There’s been a big push for disc brakes lately, but drum brakes still rule. They’re tried and true technology, and with careful over-the-road driving, they can last a long time. But that doesn’t mean you should ignore them. Consider a few drum brake tips for the coming months.
Rust Never Sleeps
Because of new de-icing chemicals used on many snowbelt roads, drum brake linings have been hit with rust jacking. Hosing off the underside of your rig after winter driving is a good practice, but it may not be enough. Scheduling a mid-winter or early spring brake lining service is a good move.
Another corrosion-related problem can occur with trailers that have been run in the winter and then parked. In this case, corrosive action between the drum and the linings can cause the brakes to freeze up. If you hook up a trailer that’s been sitting and the wheels start dragging, drum-to-lining corrosion may be the culprit.
Gauge The Wear
Some brake linings come with built-in wear indicators. If not, ask your mechanic to use a wear gauge. By tracking your days in service and the wear on the brake linings, he can make a pretty good estimate of lining life.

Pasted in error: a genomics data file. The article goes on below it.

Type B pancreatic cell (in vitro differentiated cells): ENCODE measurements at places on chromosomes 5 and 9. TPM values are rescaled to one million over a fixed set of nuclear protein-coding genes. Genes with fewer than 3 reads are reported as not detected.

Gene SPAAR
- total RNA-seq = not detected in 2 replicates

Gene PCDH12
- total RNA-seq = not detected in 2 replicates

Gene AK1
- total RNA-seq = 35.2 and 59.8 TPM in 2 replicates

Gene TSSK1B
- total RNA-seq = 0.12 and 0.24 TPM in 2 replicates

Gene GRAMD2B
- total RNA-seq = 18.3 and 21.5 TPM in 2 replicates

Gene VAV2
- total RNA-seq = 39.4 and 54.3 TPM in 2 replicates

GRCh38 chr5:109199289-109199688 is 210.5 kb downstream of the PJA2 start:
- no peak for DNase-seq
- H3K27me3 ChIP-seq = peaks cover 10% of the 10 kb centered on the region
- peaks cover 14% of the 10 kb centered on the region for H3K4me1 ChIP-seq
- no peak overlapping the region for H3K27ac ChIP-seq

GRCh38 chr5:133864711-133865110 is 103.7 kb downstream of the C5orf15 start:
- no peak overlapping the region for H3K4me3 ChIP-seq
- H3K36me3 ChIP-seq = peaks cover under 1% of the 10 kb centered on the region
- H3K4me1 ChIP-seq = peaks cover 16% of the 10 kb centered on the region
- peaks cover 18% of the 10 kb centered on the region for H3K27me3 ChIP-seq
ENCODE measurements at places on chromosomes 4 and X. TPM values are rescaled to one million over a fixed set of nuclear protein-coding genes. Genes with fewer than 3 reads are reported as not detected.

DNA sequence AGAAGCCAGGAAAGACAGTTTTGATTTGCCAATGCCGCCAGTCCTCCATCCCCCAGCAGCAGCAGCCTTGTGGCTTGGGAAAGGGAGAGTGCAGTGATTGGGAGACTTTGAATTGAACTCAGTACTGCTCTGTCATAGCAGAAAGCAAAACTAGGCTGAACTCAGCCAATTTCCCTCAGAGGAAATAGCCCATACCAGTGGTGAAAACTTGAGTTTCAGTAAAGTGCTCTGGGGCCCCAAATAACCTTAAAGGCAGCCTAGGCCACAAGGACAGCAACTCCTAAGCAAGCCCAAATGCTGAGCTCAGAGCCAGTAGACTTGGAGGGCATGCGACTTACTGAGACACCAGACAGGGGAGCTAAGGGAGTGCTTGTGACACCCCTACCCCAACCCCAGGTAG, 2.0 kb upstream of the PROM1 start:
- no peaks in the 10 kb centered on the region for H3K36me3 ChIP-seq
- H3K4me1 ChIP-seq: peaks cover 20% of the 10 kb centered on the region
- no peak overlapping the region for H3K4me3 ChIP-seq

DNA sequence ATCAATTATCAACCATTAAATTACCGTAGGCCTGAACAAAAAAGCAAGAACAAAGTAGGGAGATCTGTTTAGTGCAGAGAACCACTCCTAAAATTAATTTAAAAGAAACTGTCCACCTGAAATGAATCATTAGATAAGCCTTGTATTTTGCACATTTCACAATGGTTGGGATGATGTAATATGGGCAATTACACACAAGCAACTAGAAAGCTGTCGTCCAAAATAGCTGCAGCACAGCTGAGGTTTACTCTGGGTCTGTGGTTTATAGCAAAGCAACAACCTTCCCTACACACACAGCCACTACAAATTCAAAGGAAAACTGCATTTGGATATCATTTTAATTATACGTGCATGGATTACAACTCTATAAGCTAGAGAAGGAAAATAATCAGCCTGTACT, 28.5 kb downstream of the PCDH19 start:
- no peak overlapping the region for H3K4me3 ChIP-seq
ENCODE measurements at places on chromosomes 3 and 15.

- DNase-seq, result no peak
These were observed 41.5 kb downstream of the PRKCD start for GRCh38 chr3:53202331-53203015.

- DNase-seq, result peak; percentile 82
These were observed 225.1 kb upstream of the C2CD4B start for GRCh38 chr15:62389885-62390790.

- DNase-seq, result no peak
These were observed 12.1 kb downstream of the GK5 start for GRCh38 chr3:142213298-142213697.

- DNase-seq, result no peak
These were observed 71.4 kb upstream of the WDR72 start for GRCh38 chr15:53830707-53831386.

Save The Shields
Speaking of brake service, many rigs are fitted with dust shields that help keep sand and corrosive material out. But a less-than-skilled mechanic may bend the shields or even discard them during service. The only way to avoid this is to go with a trusted shop who won’t give your brake job to a newbie.
Don’t Buy Cheap
Finally, remember that there is a difference between bargain brake linings and drums, and premium products. Pay a little more up front and you’ll not only skip at least one reline over time, but also be assured of fewer problems down the road.